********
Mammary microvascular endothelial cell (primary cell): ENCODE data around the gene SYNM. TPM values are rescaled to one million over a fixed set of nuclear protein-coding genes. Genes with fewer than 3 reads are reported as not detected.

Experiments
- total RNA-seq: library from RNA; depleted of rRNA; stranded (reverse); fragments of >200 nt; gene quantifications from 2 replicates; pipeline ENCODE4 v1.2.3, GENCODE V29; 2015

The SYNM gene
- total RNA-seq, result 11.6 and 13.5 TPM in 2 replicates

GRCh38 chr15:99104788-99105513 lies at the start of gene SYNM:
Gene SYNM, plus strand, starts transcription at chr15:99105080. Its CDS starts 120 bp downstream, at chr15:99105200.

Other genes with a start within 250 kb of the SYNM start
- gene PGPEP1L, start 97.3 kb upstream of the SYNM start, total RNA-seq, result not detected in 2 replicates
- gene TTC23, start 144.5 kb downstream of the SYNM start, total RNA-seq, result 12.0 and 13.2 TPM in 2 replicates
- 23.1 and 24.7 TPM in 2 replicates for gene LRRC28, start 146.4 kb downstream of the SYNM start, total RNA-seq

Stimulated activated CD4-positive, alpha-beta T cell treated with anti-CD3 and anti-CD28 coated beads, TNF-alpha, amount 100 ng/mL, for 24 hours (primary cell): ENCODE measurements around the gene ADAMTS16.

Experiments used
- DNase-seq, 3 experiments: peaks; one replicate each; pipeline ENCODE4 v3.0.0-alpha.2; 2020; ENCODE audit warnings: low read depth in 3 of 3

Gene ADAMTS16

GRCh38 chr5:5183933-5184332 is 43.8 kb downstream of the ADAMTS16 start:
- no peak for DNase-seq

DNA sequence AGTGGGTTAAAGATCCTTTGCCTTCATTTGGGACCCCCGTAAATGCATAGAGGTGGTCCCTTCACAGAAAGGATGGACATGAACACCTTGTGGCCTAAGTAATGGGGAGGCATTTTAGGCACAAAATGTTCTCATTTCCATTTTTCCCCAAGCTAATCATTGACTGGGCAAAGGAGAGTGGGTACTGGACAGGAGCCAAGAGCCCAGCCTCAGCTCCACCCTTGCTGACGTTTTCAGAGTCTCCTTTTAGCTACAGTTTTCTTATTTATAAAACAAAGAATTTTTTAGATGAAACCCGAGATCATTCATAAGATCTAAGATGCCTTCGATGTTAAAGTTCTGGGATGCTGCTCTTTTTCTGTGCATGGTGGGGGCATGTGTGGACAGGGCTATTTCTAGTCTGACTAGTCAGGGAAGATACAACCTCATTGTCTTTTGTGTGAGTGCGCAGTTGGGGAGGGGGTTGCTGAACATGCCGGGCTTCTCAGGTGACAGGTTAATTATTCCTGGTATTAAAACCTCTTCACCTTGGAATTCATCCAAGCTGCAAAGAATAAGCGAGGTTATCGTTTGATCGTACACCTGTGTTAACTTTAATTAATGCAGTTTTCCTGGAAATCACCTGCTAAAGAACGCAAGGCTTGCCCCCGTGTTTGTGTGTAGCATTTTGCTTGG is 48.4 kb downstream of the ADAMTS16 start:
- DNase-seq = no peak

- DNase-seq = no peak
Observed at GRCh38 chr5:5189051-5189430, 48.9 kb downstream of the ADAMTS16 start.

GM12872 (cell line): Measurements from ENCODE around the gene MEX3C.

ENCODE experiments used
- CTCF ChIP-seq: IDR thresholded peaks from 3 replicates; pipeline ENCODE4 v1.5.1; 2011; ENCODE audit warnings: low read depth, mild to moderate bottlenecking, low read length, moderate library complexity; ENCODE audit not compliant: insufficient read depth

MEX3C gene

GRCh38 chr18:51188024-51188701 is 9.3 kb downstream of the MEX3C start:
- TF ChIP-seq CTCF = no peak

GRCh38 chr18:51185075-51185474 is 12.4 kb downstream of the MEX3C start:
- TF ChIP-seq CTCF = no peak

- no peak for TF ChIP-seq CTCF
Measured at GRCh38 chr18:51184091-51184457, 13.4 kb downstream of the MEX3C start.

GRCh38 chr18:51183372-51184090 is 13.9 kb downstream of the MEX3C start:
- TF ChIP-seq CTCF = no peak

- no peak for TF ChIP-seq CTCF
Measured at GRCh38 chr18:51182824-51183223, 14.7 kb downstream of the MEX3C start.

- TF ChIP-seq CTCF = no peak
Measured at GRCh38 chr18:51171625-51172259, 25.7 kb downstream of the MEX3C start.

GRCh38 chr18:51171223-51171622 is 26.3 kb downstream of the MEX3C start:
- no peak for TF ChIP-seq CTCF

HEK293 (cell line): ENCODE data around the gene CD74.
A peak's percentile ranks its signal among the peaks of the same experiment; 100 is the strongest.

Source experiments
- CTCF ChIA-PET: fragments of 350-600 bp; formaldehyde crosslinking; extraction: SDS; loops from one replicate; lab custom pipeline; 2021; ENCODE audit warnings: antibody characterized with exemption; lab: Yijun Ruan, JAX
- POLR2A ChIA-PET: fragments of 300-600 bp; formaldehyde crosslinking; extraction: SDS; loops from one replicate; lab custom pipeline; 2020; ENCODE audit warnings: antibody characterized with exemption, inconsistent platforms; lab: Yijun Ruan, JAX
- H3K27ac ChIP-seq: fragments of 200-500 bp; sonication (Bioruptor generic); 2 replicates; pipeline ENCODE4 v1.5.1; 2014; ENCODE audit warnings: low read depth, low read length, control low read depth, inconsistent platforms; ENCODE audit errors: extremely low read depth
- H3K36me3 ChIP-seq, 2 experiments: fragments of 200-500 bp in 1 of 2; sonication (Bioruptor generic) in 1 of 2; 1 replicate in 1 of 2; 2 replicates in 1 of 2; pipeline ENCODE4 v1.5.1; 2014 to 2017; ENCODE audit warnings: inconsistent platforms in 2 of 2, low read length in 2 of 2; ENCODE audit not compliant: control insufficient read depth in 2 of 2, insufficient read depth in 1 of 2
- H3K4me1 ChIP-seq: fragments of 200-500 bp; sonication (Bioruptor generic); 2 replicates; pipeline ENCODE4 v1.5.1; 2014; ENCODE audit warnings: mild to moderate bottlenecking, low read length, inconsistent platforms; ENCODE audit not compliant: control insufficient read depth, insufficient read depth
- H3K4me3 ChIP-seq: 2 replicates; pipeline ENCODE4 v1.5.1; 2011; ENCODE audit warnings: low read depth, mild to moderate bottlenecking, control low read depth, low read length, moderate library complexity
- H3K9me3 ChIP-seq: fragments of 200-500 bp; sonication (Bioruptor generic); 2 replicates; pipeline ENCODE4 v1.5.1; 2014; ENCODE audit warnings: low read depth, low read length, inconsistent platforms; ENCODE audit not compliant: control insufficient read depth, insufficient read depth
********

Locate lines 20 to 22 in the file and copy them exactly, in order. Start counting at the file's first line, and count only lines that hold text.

- DNase-seq = no peak
Observed at GRCh38 chr5:5189051-5189430, 48.9 kb downstream of the ADAMTS16 start.

GM12872 (cell line): Measurements from ENCODE around the gene MEX3C.